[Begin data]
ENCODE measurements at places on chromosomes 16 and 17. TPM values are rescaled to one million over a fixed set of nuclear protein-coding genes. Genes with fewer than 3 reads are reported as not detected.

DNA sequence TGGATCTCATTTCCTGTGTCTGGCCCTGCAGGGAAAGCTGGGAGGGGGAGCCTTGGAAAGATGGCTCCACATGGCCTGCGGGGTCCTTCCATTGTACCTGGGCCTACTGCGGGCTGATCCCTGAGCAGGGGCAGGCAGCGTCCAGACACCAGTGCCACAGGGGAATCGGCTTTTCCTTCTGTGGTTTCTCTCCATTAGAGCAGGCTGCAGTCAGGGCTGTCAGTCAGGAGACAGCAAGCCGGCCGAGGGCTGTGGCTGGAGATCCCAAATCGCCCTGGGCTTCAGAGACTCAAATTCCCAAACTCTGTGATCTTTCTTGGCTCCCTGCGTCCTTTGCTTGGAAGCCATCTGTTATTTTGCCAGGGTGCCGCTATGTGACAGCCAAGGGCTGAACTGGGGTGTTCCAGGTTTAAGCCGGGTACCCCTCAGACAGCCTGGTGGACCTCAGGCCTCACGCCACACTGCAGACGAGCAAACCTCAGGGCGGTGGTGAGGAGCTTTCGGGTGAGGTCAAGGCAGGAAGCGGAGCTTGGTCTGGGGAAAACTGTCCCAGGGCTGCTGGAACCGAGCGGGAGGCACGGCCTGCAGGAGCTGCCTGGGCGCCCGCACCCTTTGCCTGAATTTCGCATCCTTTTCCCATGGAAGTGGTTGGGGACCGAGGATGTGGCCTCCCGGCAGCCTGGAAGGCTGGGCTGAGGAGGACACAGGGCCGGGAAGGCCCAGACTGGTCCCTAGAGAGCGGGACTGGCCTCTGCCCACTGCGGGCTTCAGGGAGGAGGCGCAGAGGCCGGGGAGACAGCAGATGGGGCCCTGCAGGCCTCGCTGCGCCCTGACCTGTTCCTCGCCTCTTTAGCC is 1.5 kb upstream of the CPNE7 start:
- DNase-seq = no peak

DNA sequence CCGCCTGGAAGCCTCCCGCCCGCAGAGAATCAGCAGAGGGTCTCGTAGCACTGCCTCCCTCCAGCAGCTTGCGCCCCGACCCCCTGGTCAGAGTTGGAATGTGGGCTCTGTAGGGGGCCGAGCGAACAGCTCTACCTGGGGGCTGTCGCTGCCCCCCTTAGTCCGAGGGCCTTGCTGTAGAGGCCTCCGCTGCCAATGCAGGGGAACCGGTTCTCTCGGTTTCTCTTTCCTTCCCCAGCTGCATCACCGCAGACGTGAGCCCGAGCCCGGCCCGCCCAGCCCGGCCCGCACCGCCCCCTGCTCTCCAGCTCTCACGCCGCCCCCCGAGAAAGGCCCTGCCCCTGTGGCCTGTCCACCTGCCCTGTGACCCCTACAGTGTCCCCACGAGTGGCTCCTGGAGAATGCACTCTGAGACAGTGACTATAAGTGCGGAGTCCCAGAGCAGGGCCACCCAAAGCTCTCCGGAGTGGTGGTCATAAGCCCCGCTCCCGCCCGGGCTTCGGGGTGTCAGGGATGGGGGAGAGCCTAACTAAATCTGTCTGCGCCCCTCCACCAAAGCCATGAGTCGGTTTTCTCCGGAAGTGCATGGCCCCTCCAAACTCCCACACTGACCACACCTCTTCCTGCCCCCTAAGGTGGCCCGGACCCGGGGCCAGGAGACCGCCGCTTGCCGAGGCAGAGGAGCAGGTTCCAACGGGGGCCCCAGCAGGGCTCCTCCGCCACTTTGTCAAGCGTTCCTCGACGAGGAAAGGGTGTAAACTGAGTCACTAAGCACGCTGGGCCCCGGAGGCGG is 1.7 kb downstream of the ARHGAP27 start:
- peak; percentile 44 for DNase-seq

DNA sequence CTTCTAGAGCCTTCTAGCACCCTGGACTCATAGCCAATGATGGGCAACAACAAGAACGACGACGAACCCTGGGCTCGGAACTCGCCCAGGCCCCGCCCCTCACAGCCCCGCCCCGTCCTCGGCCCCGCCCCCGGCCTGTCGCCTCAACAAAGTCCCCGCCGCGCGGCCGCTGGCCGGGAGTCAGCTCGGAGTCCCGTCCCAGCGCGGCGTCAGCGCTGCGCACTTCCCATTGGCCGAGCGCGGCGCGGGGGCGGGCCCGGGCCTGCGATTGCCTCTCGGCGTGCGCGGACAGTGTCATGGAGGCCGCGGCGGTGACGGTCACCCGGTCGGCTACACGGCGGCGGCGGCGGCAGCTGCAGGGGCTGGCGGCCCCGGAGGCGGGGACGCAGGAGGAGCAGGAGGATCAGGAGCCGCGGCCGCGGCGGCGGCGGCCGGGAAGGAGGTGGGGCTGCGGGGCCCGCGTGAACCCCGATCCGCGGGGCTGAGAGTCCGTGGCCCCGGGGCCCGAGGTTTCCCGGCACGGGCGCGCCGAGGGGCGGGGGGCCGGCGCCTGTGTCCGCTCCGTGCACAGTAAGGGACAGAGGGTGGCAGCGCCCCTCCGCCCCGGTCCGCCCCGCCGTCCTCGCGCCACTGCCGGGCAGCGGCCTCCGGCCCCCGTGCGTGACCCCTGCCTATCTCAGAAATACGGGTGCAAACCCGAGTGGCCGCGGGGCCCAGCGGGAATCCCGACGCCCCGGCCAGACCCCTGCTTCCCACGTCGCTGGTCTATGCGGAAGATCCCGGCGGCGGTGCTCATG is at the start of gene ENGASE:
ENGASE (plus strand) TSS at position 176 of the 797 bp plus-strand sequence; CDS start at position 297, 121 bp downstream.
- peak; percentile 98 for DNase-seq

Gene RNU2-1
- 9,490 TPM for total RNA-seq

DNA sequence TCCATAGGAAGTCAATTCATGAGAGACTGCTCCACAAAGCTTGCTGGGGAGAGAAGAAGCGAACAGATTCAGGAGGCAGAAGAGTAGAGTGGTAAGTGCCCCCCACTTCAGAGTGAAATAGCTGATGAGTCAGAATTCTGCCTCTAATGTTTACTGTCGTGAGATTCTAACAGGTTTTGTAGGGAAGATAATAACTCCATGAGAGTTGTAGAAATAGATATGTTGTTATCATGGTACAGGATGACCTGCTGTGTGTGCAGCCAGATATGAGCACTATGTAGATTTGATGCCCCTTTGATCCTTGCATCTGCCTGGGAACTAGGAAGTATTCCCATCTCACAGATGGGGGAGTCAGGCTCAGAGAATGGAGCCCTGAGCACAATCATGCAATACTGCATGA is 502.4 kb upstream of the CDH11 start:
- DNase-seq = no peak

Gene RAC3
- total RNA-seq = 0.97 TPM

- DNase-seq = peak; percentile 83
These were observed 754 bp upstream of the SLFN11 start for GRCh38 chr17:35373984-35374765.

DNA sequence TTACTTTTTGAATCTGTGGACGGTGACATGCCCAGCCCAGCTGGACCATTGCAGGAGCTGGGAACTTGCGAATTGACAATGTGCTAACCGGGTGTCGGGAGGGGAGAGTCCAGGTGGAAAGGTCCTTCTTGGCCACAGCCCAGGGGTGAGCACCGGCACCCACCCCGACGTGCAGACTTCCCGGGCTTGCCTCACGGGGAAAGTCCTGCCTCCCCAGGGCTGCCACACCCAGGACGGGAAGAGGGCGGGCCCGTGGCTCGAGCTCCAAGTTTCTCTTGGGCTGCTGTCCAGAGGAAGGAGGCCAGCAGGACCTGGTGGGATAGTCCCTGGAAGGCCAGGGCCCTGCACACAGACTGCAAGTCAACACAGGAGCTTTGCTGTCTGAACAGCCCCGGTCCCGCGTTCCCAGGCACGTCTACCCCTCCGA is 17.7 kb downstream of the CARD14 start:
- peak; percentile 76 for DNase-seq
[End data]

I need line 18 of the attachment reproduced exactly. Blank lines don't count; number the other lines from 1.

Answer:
- peak; percentile 76 for DNase-seq